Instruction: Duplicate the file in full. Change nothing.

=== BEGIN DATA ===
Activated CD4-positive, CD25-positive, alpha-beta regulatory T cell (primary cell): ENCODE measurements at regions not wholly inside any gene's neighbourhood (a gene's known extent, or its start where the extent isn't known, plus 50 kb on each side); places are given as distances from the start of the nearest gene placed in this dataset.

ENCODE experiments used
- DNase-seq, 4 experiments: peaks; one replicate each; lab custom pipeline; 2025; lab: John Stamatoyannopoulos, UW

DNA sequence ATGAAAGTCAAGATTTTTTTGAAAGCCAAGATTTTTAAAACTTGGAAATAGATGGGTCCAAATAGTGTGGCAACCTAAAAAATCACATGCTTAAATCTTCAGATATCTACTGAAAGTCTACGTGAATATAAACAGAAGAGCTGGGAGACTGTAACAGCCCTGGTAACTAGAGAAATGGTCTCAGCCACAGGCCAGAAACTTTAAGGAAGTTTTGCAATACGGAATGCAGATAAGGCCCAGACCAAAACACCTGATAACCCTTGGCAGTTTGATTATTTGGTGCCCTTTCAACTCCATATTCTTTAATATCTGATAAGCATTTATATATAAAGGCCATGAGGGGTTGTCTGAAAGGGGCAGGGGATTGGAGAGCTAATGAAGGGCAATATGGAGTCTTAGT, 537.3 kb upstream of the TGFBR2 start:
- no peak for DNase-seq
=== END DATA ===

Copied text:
Activated CD4-positive, CD25-positive, alpha-beta regulatory T cell (primary cell): ENCODE measurements at regions not wholly inside any gene's neighbourhood (a gene's known extent, or its start where the extent isn't known, plus 50 kb on each side); places are given as distances from the start of the nearest gene placed in this dataset.

ENCODE experiments used
- DNase-seq, 4 experiments: peaks; one replicate each; lab custom pipeline; 2025; lab: John Stamatoyannopoulos, UW

DNA sequence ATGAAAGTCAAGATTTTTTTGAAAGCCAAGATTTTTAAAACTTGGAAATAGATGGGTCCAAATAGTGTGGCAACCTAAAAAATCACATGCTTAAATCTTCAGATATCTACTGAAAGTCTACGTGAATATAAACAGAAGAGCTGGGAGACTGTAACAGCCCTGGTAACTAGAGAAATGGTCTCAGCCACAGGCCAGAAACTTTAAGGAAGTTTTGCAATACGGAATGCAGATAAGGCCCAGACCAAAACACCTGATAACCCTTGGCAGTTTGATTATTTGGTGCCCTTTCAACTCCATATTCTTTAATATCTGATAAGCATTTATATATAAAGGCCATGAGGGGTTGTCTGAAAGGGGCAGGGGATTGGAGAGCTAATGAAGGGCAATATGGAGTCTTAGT, 537.3 kb upstream of the TGFBR2 start:
- no peak for DNase-seq